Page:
Researchers found that those in the COVID-19 study performed significantly worse compared to those in the 2017 study in processing speed, reasoning, verbal, and overall performance — resembling the results of those from the sleep study who were sleep-deprived, Owen says.
“At three months, these things had neither got better or worse. That could be both good or bad news. I mean, I guess on the good side, it means that this doesn’t look like it’s something that will deteriorate over time. On the other hand, it doesn’t look like it’s getting any better either,” Owen said.
In addition, those who had suffered more severe COVID-19 infections, such as those who had been hospitalized, appeared to experience more severe cognitive impairments, particularly in reasoning and processing speed. The study also notes that participants who had better than average physical health performed similar to those in the normative data from 2017 in all cognitive domains.
“There was an interesting dissociation between that and the effects on mental health. About 30 per cent of our sample actually scored within a clinical range for things like depression and anxiety,” Owen said.
“So as well as the effects on cognition, there were effects on mental health, but importantly the mental health effects were not related to the severity of the disease.”
He noted, however, that the direct and indirect effects of living through the COVID-19 pandemic itself may explain why mental health effects were not tied to COVID-19 severity.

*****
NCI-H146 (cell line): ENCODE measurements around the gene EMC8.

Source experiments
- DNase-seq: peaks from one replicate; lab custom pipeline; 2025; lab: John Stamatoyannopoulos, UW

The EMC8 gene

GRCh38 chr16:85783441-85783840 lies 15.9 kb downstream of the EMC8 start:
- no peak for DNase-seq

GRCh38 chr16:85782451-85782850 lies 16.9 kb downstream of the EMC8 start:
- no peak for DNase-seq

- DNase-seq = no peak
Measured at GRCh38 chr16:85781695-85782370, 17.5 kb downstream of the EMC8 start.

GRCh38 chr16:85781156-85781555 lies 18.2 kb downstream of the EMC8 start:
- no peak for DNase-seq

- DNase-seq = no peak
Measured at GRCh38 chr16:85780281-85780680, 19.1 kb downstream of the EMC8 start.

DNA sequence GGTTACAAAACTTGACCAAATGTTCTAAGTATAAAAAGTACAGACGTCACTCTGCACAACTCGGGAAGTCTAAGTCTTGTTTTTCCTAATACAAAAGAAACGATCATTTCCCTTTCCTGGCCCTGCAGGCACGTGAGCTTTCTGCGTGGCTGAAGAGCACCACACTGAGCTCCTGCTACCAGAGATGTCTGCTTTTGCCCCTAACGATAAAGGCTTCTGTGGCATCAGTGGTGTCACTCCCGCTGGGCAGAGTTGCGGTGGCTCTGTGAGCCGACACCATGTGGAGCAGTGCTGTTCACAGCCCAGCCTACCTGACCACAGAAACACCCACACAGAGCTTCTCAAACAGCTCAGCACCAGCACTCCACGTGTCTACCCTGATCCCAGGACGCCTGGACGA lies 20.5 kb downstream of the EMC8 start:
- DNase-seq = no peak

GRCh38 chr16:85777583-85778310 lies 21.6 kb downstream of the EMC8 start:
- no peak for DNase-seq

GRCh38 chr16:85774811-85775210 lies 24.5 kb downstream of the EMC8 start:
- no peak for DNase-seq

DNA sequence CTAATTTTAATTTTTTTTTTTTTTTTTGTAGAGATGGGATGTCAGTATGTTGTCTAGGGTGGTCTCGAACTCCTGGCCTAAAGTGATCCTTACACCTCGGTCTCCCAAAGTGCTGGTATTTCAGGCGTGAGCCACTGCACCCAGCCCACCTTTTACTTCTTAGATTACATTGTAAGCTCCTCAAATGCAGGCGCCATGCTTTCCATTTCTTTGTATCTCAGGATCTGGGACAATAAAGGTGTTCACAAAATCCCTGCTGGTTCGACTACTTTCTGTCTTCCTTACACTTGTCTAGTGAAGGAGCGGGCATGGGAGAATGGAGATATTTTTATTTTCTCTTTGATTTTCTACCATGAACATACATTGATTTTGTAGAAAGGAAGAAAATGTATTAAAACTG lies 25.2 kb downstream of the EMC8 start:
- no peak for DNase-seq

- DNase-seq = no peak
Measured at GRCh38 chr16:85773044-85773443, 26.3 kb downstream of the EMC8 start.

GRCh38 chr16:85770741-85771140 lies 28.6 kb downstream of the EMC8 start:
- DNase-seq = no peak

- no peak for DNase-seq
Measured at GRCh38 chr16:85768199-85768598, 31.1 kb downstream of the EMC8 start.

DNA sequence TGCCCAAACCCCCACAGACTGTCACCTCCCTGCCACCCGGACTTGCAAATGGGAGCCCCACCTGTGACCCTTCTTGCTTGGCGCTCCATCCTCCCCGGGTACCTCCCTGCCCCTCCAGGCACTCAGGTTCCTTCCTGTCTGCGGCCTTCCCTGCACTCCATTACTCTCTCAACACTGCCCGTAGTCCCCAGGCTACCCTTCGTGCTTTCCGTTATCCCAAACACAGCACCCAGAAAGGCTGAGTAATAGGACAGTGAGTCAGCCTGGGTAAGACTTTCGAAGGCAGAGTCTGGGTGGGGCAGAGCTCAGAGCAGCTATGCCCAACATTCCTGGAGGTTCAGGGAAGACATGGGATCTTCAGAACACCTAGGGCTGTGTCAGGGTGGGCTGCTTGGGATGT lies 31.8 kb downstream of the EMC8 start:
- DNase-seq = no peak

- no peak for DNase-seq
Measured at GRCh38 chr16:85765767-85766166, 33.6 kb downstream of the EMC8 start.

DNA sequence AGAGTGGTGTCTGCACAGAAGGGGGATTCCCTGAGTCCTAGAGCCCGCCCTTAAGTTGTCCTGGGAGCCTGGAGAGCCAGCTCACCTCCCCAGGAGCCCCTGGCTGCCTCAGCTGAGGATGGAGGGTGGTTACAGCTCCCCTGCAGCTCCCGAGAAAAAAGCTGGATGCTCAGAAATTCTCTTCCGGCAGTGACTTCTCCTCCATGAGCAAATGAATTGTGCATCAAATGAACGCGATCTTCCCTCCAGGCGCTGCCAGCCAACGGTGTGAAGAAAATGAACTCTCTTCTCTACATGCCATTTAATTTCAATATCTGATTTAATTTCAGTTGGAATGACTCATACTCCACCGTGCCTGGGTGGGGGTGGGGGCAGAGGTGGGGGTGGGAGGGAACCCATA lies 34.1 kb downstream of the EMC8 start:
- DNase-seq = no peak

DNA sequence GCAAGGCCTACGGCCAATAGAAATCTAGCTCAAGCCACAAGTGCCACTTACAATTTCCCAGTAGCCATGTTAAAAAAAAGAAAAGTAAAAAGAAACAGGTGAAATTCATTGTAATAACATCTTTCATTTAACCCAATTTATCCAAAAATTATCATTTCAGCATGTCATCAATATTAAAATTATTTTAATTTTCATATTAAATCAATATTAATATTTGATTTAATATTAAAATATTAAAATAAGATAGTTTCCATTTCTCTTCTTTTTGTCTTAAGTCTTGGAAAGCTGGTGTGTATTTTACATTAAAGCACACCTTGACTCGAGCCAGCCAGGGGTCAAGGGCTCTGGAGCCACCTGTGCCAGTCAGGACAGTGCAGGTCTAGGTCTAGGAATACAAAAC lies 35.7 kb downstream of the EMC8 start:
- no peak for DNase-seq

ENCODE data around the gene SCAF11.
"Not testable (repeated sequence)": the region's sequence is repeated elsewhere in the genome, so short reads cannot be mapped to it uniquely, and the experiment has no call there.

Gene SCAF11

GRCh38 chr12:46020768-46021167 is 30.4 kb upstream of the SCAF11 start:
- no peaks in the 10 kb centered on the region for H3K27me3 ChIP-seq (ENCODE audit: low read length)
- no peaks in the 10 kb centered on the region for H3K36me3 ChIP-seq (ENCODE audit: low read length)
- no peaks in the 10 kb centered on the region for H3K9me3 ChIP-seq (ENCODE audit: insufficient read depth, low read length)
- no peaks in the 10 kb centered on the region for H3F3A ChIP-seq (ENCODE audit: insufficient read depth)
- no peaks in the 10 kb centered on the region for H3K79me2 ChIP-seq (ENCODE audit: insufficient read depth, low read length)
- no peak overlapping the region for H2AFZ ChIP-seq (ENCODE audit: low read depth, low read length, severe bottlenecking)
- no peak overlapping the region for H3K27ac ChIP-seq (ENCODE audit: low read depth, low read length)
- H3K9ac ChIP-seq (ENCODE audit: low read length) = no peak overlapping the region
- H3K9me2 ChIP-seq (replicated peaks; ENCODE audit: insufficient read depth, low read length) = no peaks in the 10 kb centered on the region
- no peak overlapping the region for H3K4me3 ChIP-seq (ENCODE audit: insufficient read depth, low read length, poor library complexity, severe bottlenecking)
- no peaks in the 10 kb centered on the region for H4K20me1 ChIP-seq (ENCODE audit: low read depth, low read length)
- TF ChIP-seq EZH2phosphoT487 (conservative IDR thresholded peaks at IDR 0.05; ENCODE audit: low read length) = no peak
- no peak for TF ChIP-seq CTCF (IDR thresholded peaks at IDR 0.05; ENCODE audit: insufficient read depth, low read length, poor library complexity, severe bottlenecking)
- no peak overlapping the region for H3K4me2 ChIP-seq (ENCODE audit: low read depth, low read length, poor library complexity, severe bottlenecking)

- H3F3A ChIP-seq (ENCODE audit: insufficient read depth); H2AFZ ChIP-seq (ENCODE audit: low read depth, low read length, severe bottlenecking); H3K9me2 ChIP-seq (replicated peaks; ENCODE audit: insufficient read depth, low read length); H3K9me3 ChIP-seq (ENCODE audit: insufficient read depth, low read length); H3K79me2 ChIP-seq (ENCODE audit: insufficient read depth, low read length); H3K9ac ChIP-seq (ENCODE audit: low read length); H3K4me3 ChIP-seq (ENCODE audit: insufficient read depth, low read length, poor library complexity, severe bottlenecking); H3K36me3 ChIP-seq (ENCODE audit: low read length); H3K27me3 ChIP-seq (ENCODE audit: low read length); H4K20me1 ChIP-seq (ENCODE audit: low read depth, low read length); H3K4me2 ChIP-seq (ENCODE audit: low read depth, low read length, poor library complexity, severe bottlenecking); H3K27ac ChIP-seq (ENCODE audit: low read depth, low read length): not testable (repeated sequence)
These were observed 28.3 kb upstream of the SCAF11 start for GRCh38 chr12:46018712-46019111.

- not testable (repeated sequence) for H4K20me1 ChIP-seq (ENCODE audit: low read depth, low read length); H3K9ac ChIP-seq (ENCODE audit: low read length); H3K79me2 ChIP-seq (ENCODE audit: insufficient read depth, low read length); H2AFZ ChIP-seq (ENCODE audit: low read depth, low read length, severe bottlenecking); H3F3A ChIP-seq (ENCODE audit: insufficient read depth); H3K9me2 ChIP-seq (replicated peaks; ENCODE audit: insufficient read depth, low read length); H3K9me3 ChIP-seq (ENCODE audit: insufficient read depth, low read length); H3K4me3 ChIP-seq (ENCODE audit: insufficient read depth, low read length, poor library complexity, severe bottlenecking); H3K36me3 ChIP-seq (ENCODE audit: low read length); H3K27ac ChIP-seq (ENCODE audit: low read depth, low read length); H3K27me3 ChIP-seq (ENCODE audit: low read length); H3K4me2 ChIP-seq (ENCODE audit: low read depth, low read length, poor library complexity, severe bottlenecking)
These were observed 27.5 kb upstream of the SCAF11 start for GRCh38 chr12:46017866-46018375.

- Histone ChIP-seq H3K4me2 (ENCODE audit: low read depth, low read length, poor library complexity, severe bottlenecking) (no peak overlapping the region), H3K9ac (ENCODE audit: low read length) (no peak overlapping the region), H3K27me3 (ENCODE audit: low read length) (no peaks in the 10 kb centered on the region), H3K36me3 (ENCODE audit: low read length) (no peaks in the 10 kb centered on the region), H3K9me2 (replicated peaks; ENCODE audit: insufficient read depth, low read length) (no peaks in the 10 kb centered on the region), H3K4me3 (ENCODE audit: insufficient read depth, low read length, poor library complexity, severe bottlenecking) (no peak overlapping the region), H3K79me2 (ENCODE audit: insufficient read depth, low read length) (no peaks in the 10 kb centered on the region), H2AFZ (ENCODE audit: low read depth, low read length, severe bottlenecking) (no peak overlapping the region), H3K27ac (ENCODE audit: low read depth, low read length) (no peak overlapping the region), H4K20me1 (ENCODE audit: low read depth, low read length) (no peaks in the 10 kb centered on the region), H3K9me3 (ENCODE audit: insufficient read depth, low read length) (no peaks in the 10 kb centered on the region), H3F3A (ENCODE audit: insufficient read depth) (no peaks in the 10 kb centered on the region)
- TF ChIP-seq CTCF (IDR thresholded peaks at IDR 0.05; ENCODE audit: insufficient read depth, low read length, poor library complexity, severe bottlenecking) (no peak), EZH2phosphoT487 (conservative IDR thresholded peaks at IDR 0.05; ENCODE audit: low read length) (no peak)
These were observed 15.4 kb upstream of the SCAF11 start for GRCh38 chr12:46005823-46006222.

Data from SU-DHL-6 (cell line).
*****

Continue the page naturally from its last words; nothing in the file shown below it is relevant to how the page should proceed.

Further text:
“One of our interesting findings was the relationship between older people and younger people. The older you are, the more likely you are to have more severe cognitive impairments following a COVID-19 infection. But it’s the opposite for mental health impairments. The younger you are, the more likely you were to have problems with anxiety and depression,” he said.
Owen says he found the relationship between mental health outcomes and cognitive outcomes to be surprising, noting that oftentimes issues related to mental health, such as severe depression, can also result in cognitive impairments.
“The fact that these two things were completely decoupled, in a sense there might be two quite separate aspects of COVID-19 infection, one affecting cognition, one affecting mental health, was surprising to me,” he said.